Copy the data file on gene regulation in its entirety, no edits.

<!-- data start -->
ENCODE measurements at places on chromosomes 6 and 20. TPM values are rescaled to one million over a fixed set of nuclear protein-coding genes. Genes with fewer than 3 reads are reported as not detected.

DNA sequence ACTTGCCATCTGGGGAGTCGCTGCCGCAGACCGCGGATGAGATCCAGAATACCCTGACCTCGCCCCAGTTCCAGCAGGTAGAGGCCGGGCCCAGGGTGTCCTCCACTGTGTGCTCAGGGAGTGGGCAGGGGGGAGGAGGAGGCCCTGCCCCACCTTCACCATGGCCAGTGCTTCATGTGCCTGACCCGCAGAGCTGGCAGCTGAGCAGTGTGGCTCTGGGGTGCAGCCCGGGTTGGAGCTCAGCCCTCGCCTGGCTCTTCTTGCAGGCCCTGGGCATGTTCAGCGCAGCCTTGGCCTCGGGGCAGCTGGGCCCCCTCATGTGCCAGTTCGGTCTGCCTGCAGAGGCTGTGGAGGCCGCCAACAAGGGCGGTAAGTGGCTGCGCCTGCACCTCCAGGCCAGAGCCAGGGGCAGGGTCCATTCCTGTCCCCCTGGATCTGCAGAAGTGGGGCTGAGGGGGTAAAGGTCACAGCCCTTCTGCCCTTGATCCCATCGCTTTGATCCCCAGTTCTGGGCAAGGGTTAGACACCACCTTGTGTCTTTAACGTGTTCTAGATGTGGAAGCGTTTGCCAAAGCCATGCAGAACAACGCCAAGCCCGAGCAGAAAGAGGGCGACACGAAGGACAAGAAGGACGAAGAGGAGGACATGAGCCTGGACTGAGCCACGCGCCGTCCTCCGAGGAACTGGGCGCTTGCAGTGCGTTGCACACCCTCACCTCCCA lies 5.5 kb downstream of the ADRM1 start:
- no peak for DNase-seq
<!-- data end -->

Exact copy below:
ENCODE measurements at places on chromosomes 6 and 20. TPM values are rescaled to one million over a fixed set of nuclear protein-coding genes. Genes with fewer than 3 reads are reported as not detected.

DNA sequence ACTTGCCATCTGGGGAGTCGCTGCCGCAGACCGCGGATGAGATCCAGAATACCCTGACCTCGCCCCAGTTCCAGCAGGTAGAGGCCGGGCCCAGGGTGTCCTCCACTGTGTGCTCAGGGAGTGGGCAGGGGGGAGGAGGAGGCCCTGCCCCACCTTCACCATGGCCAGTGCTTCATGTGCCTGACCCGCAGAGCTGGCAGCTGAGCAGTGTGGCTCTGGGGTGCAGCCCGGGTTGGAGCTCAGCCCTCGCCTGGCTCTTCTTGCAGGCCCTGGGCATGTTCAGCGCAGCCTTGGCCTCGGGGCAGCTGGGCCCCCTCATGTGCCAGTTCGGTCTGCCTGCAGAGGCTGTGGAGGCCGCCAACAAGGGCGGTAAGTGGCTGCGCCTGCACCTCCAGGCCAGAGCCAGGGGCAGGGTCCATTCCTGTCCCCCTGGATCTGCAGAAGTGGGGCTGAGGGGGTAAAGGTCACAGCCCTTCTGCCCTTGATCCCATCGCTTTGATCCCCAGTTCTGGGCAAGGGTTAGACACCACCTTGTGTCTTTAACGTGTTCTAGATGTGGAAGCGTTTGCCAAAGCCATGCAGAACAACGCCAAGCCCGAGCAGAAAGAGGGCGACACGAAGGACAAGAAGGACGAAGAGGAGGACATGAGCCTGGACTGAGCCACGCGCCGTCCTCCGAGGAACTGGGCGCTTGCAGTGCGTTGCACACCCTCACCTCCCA lies 5.5 kb downstream of the ADRM1 start:
- no peak for DNase-seq